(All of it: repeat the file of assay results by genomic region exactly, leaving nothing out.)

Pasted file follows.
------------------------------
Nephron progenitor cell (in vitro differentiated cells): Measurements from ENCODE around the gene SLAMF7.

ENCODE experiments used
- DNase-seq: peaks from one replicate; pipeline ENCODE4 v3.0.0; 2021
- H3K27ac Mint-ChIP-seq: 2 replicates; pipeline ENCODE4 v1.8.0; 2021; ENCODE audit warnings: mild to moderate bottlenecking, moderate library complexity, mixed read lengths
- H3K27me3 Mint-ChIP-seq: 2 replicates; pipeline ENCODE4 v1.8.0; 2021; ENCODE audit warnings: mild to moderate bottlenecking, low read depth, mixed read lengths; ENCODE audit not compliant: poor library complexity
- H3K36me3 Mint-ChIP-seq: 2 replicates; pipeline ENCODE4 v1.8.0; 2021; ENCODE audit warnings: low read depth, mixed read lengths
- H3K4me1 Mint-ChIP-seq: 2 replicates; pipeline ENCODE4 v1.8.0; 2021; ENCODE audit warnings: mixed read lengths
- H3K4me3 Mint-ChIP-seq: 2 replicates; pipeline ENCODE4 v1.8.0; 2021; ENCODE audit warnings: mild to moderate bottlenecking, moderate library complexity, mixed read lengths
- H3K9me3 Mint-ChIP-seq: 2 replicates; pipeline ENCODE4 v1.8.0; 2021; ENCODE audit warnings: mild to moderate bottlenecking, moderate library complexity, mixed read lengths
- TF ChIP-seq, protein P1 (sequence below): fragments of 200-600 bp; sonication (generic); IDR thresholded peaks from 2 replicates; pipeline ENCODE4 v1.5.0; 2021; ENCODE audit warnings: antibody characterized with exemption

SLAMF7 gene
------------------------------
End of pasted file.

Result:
Nephron progenitor cell (in vitro differentiated cells): Measurements from ENCODE around the gene SLAMF7.

ENCODE experiments used
- DNase-seq: peaks from one replicate; pipeline ENCODE4 v3.0.0; 2021
- H3K27ac Mint-ChIP-seq: 2 replicates; pipeline ENCODE4 v1.8.0; 2021; ENCODE audit warnings: mild to moderate bottlenecking, moderate library complexity, mixed read lengths
- H3K27me3 Mint-ChIP-seq: 2 replicates; pipeline ENCODE4 v1.8.0; 2021; ENCODE audit warnings: mild to moderate bottlenecking, low read depth, mixed read lengths; ENCODE audit not compliant: poor library complexity
- H3K36me3 Mint-ChIP-seq: 2 replicates; pipeline ENCODE4 v1.8.0; 2021; ENCODE audit warnings: low read depth, mixed read lengths
- H3K4me1 Mint-ChIP-seq: 2 replicates; pipeline ENCODE4 v1.8.0; 2021; ENCODE audit warnings: mixed read lengths
- H3K4me3 Mint-ChIP-seq: 2 replicates; pipeline ENCODE4 v1.8.0; 2021; ENCODE audit warnings: mild to moderate bottlenecking, moderate library complexity, mixed read lengths
- H3K9me3 Mint-ChIP-seq: 2 replicates; pipeline ENCODE4 v1.8.0; 2021; ENCODE audit warnings: mild to moderate bottlenecking, moderate library complexity, mixed read lengths
- TF ChIP-seq, protein P1 (sequence below): fragments of 200-600 bp; sonication (generic); IDR thresholded peaks from 2 replicates; pipeline ENCODE4 v1.5.0; 2021; ENCODE audit warnings: antibody characterized with exemption

SLAMF7 gene